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Founding Interpretations

Both the French and Russian revolutions dominated the political and intellectual climate long after they had run their immediate course. They became models. For the left they were, by and large, to be imitated and admired. For the right, they were examples to be avoided at all costs. One of the first expressions of this binary is contained in the writings of the Anglo-Irish conservative thinker, Edmund Burke, and the English radical, participant in the American and French revolutions, Tom Paine. Throughout the nineteenth century historians and analysts – Guizot, Taine, de Tocqueville, Marx and many others – used the French revolution as a point of reference. The emergence of ‘professional historians’ around 1900 led to the emergence of more detailed, researched histories of the French Revolution, but the moral, didactic dimension remained. (Aulard). After the Russian Revolution, Marxist interpreters drew the two together (Lefebvre, Soboul). Initial interpretations of the Russian Revolution tended to remain in the hands of participants and activists, notably Trotsky. The battle among Russian emigrés to establish ‘blame’ for the ‘catastrophe’ led to a fierce battle of memoirs and some historical studies of why events went so ‘wrong’. Initial western reactions to the revolution in Russia were mixed. Official, conservative and diplomatic views were hostile (Foglesong, Swain, Meyer). Some on the left supported it uncritically, initially at least (John Reed), but many writers on the left (Bertrand Russell) were highly critical and, even though desperately wanting to be sympathetic, labour delegations returned from ‘observational’ visits to Russia in the early 1920s with very mixed and reserved opinions. However, ‘fellow travellers’ increasingly came to dominate discussion (Caute), though ultimately many of them ‘repented’ (The God That Failed). The first systematic history in English was written by an American newspaper correspondent based in Moscow, W.H. Chamberlin, whose two volume account of the Russian Revolution, written in the late 20s and early 30s, was extraordinarily objective, perhaps because all subsequent histories of 1917 have observed it, consciously or unconsciously, through the potentially distorting optic of the Stalin era. The Grand Alliance of the Second World War brought a brief ‘thaw’ in views of the USSR and its revolution, but the post-war return to hostile attitudes developed to new levels as the Cold War gripped cultural and intellectual life in the Soviet bloc and in the west. The Chinese revolution (1949) added a new dimension of analysis. (Rosenberg and Young)

Seminar Questions

  1. Who first shaped the ‘images’ of the French and Russian revolutions? How did these initial interpretations gain traction?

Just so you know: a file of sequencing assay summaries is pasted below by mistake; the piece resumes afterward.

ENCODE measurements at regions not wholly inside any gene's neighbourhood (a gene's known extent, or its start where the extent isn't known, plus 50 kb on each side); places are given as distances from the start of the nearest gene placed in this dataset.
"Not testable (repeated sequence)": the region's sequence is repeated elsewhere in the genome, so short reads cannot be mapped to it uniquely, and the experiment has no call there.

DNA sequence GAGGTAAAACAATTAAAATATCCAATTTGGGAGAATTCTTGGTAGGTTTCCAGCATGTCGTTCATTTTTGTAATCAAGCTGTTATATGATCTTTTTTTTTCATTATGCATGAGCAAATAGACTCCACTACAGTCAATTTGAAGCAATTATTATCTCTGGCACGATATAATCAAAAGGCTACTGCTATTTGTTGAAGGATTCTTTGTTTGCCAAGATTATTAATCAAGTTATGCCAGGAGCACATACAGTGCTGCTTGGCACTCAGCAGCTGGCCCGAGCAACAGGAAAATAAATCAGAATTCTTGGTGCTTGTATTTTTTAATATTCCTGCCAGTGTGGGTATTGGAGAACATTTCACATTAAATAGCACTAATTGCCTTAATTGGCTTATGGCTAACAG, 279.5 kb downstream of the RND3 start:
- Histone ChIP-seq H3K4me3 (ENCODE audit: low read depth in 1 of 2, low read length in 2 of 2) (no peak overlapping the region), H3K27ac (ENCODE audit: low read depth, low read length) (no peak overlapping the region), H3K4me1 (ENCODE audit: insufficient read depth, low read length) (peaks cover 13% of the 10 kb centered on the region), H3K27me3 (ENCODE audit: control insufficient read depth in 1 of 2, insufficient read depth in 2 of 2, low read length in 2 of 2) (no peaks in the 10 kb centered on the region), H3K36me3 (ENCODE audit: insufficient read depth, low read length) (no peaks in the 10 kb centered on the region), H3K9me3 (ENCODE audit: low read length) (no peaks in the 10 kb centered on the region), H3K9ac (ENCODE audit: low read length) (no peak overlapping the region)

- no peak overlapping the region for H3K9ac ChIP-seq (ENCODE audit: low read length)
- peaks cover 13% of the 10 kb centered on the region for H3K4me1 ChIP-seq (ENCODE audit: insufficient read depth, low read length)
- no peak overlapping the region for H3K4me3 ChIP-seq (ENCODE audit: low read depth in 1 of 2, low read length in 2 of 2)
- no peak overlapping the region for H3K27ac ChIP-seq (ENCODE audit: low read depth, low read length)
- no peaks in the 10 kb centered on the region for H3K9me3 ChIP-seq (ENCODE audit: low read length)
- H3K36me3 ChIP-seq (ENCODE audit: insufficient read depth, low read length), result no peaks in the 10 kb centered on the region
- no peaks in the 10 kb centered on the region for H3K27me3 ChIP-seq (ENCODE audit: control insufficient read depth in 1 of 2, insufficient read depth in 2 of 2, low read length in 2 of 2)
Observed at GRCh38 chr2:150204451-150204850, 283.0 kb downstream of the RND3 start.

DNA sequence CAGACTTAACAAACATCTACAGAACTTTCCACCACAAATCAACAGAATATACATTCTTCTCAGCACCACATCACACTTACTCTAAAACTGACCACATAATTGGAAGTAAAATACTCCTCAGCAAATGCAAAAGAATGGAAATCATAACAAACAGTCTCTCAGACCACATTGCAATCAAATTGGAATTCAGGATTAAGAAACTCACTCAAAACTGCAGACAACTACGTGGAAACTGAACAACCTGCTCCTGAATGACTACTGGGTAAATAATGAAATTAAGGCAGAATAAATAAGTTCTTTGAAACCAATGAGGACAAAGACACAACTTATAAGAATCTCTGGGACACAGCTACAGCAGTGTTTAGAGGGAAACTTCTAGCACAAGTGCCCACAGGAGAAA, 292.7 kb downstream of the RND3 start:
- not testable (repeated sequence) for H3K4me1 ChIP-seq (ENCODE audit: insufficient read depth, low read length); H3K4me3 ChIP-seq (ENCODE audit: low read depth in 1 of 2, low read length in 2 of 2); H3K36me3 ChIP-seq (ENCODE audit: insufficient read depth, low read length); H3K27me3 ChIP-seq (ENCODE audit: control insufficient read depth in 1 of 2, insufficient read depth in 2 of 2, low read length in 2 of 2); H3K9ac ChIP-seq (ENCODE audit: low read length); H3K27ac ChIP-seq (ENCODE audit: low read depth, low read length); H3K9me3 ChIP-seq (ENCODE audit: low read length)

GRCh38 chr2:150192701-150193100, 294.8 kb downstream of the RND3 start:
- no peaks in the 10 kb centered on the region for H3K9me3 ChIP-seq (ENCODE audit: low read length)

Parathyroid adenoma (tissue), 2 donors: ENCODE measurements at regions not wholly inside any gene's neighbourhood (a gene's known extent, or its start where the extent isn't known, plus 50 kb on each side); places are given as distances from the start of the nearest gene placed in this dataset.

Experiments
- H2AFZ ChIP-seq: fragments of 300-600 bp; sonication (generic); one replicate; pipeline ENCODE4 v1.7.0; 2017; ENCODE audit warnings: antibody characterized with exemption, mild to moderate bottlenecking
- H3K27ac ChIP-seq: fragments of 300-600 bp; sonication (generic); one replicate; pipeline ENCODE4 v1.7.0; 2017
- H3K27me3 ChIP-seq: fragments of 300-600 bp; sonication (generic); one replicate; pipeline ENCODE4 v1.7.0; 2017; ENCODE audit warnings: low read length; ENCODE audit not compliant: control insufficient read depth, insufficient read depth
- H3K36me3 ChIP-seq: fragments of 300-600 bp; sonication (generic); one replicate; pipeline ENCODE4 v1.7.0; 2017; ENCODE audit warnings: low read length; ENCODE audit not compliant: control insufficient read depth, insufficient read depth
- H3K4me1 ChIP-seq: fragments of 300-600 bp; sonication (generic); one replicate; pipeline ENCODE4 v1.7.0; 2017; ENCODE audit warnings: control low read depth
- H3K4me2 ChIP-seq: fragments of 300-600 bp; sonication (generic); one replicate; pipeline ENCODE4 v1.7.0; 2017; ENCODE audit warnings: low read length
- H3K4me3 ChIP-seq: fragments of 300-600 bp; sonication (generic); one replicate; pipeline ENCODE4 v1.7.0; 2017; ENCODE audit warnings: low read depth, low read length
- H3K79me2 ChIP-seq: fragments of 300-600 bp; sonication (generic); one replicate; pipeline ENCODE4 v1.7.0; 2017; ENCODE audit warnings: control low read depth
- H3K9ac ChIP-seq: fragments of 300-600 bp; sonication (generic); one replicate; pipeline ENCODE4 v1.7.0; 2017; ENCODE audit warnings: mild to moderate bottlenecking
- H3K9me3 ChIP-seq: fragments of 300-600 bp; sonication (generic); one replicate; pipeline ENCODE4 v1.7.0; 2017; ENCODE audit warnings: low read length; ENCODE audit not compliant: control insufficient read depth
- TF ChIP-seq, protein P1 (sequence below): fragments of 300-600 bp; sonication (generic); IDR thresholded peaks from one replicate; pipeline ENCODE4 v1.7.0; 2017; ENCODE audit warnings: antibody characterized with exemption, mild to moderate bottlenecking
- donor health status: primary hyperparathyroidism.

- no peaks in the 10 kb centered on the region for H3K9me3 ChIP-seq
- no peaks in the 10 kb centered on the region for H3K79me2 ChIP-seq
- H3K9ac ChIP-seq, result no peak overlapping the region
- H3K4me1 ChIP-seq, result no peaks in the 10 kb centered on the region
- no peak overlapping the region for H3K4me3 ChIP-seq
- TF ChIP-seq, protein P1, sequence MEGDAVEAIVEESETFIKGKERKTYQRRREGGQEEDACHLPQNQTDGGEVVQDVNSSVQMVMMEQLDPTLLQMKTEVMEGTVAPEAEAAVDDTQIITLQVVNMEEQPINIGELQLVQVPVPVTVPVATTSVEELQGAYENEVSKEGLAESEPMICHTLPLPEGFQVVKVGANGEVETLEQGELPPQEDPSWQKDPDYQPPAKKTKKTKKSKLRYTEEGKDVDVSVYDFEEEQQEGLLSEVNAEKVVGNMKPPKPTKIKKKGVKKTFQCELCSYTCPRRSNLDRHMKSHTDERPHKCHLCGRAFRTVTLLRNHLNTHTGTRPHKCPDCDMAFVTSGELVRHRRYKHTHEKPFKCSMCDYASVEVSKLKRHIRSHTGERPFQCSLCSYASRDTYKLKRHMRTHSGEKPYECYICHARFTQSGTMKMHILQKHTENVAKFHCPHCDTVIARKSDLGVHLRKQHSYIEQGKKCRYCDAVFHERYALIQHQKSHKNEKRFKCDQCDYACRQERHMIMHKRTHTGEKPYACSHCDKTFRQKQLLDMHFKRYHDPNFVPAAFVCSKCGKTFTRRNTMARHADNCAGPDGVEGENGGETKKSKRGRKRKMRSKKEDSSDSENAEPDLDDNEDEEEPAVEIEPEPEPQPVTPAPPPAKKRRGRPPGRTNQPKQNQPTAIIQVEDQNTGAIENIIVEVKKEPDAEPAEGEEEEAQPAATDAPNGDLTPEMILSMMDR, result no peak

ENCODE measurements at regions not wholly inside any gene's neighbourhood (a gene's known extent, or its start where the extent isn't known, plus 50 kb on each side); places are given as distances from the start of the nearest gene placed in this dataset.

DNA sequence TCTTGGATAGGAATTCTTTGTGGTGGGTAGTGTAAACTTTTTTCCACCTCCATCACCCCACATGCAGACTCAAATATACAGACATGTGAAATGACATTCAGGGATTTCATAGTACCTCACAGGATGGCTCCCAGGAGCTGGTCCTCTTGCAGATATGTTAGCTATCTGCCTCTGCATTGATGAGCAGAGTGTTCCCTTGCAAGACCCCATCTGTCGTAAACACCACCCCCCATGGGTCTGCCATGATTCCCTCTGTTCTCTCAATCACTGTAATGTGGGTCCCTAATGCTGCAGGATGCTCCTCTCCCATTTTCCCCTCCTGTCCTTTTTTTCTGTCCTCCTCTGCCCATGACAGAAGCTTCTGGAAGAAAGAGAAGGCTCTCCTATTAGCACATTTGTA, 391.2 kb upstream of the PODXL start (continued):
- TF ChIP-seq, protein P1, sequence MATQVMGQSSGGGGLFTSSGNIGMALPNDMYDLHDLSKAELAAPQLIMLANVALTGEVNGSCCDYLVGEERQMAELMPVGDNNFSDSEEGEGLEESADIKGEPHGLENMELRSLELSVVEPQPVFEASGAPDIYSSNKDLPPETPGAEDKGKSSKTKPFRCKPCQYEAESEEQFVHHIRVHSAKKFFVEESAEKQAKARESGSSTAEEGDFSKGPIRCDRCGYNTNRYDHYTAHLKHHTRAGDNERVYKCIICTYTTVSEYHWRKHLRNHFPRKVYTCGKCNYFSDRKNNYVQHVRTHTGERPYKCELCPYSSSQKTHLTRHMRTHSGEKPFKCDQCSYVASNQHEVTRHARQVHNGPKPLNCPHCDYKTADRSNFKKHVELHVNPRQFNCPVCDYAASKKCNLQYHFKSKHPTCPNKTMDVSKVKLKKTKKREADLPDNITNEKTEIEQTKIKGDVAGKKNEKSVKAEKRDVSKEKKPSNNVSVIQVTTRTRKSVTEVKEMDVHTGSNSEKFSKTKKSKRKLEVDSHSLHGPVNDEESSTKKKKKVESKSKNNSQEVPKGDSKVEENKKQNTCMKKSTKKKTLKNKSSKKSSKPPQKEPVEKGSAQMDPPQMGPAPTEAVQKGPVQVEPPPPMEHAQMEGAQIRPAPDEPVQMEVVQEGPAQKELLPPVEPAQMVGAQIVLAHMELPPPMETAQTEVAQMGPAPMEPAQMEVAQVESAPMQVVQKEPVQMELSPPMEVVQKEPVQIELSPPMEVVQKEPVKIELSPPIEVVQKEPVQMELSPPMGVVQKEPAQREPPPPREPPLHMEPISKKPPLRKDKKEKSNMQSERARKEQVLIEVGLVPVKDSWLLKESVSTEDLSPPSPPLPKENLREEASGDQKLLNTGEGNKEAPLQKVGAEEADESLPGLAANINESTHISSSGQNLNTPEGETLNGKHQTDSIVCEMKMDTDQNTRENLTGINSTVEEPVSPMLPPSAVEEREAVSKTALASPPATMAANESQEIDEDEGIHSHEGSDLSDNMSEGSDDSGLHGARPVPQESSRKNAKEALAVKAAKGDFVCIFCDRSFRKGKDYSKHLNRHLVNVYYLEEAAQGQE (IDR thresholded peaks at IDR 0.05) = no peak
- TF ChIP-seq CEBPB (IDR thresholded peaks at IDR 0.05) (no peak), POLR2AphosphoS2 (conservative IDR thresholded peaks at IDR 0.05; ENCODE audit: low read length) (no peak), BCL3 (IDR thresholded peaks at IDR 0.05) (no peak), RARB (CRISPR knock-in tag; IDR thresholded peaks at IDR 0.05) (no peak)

2. ‘British mainstream views of the French and Russian revolutions have been largely hostile from the beginning.’ Discuss. Compare American, French, Russian mainstream views.
  3. Did the early Cold War mark a turning point in analysis of the French and Russian Revolutions?

French Core Reading

  • Benjamin Constant, Ancient and Modern Liberty Compared (excepts), in Baker (ed.), The Old Regime and the French Revolution (Chicago: Chicago University Press, 1985), 452-461.
  • Alexis de Tocqueville, The Old Regime and the French Revolution, Stuart Gilbert (trans.) (Garden City, NY: Doubleday, 1955), Part 1, Ch 1 (p. 1-5) and Part III entire (138-211).
  • Timothy Tackett’s introduction to Georges Lefebvre, The Coming of the French Revolution, R. R. Palmer (trans.) (Princeton: Princeton University Press, 2005 [orig. 1939]).

Russian Core Reading

  • Trotsky, L The Russian Revolution (3 vols) in MIA [dip into a chapter or two]
  • Reed, J Ten days that Shook the World (many editions)
  • Russell, Bertrand The Practice and Theory of Communism.(1st edition 1920. Most recent - Arc Manor, Rockville, Maryland, 2008)
  • Chamberlin , W.H. The Russian Revolution (2 vols. 1st ed c.1931. also New York, 1965) [dip into a chapter or two]

Further Reading


  • Joseph de Maistre, The Generative Principle of Political Constitutions: Studies on Sovereignty, Religion, and Enlightenment, Jack Lively (ed.) (Transaction Publishers: 2011) and Considerations on France, Richard A. Lebrun (ed.) (Cambridge: Cambridge University Press, 1994).
  • Madame de Staël, Considerations on the Principal Events of the French Revolution, Duke de Broglie et Baron de Staël (eds.) (New York: James Eastburn and Co., 1818).
  • Edgar Quinet, La Révolution, Claude Lefort (ed. and intro) (Paris: Belin, 1987 [orig. 1865]). Untranslated but important interpretation. This edition has an introduction by Lefort, one of the most influential political and social theorists in late 20th century France.
  • Jules Michelet, History of the French Revolution, Charles Cox (trans.), Gordon Wright (ed. and introduction) (Chicago: University of Chicago Press, 1967).
  • Hippolyte Taine, Les origins de la France contemporaine, 6 vols. (Paris: Hachette, 1878-1894). For the volumes on the French Revolution translated into English, search ‘Taine’ at
  • Jean-Jaurès, Histoire socialiste de la Révolution française, Albert Soboul (ed.) (Paris: Éditions sociales, 1968-1973 [orig. 1901-1907]).
  • Alphonse Aulard, The French Revolution: A Political History, 1789-1804, Bernard Miall (trans.) (London: Unwin, 1910).